Many forces reported a surge in the number of anti-Muslim hate crimes after the murder of soldier Lee Rigby by two Islamic extremists in Woolwich, south-east London, in May.

But the figures could be much higher as nearly half of the 43 forces in England and Wales did not reveal how many hate crimes had targeted Muslims.

Bill de Blasio, New York’s new ‘spiritual but not religious’ mayor

From its historic black churches to large Jewish enclaves to landmark Catholic and Protestant churches, New York City is the ultimate religious melting pot. And now, overseeing it all is a new mayor whose only religious identity seems to be “spiritual but not religious.”

Mayor Bill de Blasio is now perhaps the nation’s most visible “none,” an icon of one of the nation’s fastest-growing religious groups — those without any formal religious identification.

Muslims Blacklisted For U.S. Citizenship Under Secret Government Program, Says ACLU

A government program to screen immigrants for national security concerns has blacklisted some Muslims and put their U.S. citizenship applications on hold for years, civil liberties advocates said Wednesday.

The American Civil Liberties Union of Southern California said in a report that the previously undisclosed program instructs federal immigration officers to find ways to deny applications that have been deemed a national security concern. For example, they flag discrepancies in a petition or claim they didn’t receive sufficient information from the immigrant.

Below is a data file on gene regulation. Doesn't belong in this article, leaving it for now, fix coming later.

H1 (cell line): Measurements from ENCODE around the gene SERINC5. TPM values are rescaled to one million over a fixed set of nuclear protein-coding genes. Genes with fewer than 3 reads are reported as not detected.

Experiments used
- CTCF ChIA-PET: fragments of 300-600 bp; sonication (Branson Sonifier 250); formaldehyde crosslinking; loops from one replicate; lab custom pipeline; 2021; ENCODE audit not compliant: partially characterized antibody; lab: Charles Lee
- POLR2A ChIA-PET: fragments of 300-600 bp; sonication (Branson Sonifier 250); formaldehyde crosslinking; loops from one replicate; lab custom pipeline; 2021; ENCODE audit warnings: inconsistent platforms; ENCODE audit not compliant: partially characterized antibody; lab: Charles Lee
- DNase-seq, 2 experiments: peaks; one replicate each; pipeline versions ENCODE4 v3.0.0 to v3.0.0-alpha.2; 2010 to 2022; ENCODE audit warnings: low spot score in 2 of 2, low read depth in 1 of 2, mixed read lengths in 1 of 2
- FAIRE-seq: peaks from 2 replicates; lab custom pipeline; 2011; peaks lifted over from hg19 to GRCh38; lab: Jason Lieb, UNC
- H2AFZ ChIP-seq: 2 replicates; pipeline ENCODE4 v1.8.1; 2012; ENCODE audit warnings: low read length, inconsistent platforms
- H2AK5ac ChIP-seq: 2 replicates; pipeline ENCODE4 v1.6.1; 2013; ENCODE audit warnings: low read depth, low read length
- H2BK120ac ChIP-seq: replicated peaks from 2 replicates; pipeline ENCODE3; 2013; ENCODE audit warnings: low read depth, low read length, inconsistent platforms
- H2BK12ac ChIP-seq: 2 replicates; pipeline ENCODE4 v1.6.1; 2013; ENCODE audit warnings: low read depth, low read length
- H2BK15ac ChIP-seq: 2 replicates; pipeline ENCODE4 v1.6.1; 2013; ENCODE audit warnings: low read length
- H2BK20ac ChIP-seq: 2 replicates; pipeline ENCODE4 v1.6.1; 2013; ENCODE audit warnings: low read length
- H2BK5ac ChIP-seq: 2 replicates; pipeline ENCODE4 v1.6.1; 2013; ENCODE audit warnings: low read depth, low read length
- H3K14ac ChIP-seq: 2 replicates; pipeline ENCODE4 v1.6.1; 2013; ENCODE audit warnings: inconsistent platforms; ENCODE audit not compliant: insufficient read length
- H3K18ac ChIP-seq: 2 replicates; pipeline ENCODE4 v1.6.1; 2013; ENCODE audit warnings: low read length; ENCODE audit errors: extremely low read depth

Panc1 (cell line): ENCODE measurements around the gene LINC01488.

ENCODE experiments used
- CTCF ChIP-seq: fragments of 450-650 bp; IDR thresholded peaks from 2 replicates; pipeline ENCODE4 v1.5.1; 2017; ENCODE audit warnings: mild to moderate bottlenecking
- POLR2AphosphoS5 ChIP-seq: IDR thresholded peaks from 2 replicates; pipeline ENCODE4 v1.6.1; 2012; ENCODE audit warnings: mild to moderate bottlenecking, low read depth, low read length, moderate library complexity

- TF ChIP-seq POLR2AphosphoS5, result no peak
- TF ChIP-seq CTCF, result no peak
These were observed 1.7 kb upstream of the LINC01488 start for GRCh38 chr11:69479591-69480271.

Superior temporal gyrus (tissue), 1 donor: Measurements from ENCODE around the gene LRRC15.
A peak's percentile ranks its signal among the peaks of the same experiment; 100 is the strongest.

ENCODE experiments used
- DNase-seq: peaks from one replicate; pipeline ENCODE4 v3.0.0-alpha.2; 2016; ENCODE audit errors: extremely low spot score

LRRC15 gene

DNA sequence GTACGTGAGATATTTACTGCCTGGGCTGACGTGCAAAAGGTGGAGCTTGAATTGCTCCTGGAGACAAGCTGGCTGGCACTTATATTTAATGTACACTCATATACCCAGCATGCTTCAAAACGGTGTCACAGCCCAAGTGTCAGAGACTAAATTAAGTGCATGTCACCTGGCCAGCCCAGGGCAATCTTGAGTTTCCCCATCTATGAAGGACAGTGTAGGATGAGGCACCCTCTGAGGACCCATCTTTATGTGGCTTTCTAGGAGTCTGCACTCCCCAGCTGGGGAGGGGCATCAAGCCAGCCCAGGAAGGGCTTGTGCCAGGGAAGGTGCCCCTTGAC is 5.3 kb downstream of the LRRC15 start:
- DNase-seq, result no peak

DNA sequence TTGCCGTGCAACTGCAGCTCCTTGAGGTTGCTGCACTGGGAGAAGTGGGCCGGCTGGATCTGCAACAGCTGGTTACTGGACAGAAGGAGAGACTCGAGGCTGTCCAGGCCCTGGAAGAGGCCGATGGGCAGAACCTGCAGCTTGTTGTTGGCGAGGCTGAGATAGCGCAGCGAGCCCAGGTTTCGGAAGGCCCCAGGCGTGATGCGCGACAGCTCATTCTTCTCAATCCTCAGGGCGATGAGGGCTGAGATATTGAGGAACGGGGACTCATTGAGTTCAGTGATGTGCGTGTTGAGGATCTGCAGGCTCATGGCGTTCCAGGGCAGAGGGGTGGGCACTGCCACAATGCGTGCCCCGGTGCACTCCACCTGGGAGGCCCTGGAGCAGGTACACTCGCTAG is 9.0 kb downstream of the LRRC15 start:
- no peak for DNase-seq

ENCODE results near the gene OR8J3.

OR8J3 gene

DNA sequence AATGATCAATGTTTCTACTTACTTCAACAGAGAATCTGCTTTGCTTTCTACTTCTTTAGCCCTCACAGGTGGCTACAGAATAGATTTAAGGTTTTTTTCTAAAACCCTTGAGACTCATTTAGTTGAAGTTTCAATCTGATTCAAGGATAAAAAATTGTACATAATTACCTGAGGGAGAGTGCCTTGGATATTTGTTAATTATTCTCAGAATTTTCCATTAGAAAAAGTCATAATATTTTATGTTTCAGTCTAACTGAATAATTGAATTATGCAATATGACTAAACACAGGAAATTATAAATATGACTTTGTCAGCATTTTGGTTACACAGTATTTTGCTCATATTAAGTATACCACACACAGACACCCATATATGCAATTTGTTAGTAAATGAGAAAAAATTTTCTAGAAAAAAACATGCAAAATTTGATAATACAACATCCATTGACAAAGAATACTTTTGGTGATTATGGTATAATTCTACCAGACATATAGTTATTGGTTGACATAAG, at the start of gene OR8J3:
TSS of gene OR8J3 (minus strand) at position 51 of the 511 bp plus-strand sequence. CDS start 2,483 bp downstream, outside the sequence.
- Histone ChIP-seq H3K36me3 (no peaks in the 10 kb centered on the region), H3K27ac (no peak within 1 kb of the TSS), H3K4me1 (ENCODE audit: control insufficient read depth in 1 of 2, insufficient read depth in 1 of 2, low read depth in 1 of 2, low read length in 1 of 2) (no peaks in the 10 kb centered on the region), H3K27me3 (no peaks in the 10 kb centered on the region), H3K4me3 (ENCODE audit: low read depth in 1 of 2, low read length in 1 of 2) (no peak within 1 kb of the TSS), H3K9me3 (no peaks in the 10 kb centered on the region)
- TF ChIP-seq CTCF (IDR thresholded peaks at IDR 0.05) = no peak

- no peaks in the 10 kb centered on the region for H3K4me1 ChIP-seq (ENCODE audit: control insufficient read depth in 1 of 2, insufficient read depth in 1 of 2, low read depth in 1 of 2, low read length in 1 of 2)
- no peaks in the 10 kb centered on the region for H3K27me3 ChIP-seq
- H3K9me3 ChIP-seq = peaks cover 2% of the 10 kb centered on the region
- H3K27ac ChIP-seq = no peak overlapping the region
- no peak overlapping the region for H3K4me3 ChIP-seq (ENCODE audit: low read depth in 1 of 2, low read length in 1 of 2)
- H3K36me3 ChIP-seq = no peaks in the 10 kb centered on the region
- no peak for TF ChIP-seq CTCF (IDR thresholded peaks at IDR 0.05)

Reported Christian ‘martyr’ deaths double in 2013: report

Reported cases of Christians killed for their faith around the world doubled in 2013 from the year before, with Syria accounting for more than the whole global total in 2012, according to an annual survey.

Open Doors, a non-denominational group supporting persecuted Christians worldwide, said on Wednesday it had documented 2,123 “martyr” killings, compared with 1,201 in 2012. There were 1,213 such deaths in Syria alone last year, it said.

“This is a very minimal count based on what has been reported in the media and we can confirm,” said Frans Veerman, head of research for Open Doors. Estimates by other Christian groups put the annual figure as high as 8,000.

Atheists face death: Top 5 news stories